by Nathan Moore
How long have you been writing poetry?
I started writing as a child. There are still several wrinkled scribbles on lined paper around here somewhere from those days. By the time I was 12 or so, I actually attempted to write poems that others would enjoy reading. (And not embarrass me!)
I did go for many years only writing very occasionally, but over the past year something inside of me “clicked” and now I just can’t seem to turn it off. I hope it continues … .
I have always had a very large creative “monkey” on my back that I have to humor, and writing poetry keeps him satisfied, and is much cheaper than some of my other creative endeavors!
Do you schedule time for writing or do you write when inspiration strikes?
I try to write a bit every day, usually very early in the morning when the house is quiet. Just me, my laptop, and a cup of coffee. When I can’t do that for one reason or another, I feel as though I am forgetting something important, like my vitamins!
When wild inspiration strikes, it is, “Quick, drop everything and get it down before you lose it!” I have been known to burn dinner when that happens.
Do you have any writing rituals?
Not really. I just make myself sit down and start typing. I will sometimes have a very vague idea so I just brainstorm on the computer, typing like mad anything that comes into my head for about a half hour, then I look back and see if one or more lines jump out at me. I like to take a simple idea about something and try to turn it on it’s ear or inside out. I also love the prompts on Read Write Poem. They give me something to write about when the well feels dry.
What is your process for revising a poem?
I read the darn thing over and over (usually aloud), making changes along the way but always keeping the original. (Sometimes the original is better than my revisions!) Then I put it all away for a day or two and when I get it out, I start the whole process over again until I feel it is either “good enough” or am so sick of it I never want to look at it again!
Has blogging changed your writing or the way that you write?
Unfortunately, I don’t think anything can change me! My writing just IS, and very determined to be it’s own boss. Blogging does however, guilt me into writing something down when I may want to play hooky. Right now my goal is to put something new on the blog twice a week. I would love to be able to post a fabulous poem every day, but as of yet, that is just not happening.
Have you ever collaborated with another poet or artist? What did you think of that experience?
No, I haven’t had the opportunity as of yet, but it is something that I would really love to do. I think it would be such an enjoyable learning experience and may help me grow as a writer.
What line of poetry do you love the most?
I know this is a bit trite as it’s such a popular line, but when I first read Robert Frost at about age 10, I just kept coming back to the line, “I took the road less traveled by, and that has made all the difference.” That one line has stayed with me always. I even wrote an autobiographical poem a few months ago entitled, “Robert Frost” that references this line. It’s on my blog. (A shameless bit of self-promotion.)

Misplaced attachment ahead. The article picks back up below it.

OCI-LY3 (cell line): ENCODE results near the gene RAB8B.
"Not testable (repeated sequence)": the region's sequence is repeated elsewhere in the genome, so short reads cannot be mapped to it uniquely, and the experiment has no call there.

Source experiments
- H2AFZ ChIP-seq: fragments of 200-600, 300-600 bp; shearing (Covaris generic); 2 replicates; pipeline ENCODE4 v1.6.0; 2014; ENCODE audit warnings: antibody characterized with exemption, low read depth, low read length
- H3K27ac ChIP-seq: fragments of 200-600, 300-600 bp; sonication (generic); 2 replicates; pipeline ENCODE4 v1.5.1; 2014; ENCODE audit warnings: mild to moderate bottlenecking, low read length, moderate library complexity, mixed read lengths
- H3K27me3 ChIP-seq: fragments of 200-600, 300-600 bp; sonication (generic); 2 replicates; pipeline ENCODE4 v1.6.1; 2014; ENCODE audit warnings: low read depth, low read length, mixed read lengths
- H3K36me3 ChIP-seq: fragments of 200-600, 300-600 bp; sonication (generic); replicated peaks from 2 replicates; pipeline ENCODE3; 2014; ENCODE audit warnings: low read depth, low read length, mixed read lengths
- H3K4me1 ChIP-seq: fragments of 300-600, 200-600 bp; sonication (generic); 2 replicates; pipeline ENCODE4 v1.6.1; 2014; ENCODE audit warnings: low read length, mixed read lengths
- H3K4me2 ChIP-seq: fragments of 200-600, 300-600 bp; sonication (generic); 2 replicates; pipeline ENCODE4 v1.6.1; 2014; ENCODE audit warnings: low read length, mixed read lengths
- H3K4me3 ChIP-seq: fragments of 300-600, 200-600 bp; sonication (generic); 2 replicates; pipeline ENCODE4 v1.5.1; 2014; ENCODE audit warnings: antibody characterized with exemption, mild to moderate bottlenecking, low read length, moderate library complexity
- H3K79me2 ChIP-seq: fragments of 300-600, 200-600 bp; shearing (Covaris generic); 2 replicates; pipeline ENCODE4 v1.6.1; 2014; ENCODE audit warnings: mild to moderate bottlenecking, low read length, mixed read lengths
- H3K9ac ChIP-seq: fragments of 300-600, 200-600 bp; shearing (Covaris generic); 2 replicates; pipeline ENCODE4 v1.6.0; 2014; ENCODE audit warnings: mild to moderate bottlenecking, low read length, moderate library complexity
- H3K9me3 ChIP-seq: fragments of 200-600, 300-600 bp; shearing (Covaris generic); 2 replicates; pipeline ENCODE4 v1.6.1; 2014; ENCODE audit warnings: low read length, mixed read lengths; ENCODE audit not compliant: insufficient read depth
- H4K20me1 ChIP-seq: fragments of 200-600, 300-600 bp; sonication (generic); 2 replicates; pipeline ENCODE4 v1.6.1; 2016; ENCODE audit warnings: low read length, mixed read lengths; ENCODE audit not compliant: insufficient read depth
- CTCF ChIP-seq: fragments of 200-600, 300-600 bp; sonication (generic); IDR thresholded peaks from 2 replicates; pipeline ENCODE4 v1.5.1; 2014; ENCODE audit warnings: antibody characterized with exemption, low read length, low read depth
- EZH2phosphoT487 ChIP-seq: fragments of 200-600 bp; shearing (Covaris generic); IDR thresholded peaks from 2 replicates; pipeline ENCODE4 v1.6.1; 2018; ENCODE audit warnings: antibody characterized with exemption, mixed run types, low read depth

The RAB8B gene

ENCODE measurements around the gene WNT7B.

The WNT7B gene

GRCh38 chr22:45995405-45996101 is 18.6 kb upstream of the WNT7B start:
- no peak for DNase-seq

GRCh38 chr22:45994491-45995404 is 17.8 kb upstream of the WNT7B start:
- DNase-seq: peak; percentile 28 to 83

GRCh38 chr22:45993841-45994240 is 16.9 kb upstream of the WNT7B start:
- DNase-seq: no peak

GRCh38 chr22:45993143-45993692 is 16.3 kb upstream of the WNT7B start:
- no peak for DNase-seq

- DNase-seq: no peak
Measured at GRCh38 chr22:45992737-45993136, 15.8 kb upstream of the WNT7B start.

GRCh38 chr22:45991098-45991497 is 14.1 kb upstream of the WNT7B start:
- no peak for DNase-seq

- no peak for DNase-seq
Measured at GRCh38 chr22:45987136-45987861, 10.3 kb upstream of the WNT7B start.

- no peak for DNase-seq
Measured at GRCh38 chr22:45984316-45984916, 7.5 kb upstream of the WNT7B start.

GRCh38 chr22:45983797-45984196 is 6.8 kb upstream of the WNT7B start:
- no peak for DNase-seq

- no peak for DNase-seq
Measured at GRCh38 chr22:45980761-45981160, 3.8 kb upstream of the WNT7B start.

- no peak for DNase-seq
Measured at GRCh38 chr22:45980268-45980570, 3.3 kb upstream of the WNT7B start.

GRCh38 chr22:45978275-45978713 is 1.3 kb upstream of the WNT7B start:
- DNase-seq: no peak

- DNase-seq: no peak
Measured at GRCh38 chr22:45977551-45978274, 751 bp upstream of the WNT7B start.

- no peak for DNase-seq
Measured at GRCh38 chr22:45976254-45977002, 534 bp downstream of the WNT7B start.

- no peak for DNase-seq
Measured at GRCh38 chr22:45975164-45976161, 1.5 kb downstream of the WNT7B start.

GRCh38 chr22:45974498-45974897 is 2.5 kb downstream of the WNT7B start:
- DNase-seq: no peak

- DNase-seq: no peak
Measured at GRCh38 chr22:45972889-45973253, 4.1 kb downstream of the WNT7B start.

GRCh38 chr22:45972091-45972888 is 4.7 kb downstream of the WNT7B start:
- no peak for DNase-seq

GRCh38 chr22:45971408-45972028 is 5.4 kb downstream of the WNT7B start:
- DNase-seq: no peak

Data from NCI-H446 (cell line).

What line of your own poetry do you love the most?
Oh, I get favorites all the time and then I write something new and develop a different “crush.” One line that I put in a poem recently has always been my mantra to help get through hard times, so that might be the line. “I will never be broken.”
Name your three favorite poets.
I have to preface this by saying that I spent my entire childhood reading over and over from a VERY old and tattered poetry book. I drove my siblings insane with my orations. The poets in this book are like my old cherished friends, and when I re-read them I feel such nostalgia and joy. Limiting is impossible, but Emerson, Wordsworth, Longfellow and all the gang. Frost of course.
Part of the reason I have trouble writing in a more modern style is that those old poems have seeped so deeply into my subconscious and they are always trying to “escape.”
What’s the most important thing a poem does?
In my mind, the very best poetry speaks to the reader and opens their hearts and minds to new ideas, thoughts and beliefs.
What’s the weirdest place you’ve ever written a poem?
It’s not really weird, but this summer while on vacation. I know I should have been out just having fun, but I still made time every morning to write. My husband thinks I have a slight touch of insanity.
What interests you about participating in Read Write Poem?
I don’t feel alone anymore. In the small town where I have always lived, there is really no outlet or community of writers, poets, etc. so I have been operating on my own little desert island. I also have no formal education; the last writing class I took was in High School! (About the time Noah was building the Ark). Since joining this group, I have made some wonderful friends and have been mentored by them. To read their work really makes me want to be a better poet. To have someone actually read my work and find some merit in it is just the most amazing thing. Before RWP, when someone read my words I felt like they were just humoring a poor, half-witted child. I still feel that way at times, but to have these much more talented and experienced poets tell me that I CAN write is just indescribable to me.
Can poetry save the world?
Well, not in itself. But the truth, honesty and beauty of poetry can uplift humanity from it’s basic struggle and transport all of us into the hope of something better, something finer. When someone who has never been interested in poetry or artistic expression through words reads one of my pieces and it causes them to develop an interest in poetry in general, I feel that is why I write, and that can be part of how poetry can “save the world.”
Have a question or thought to share? Let us know in the comments section of this post.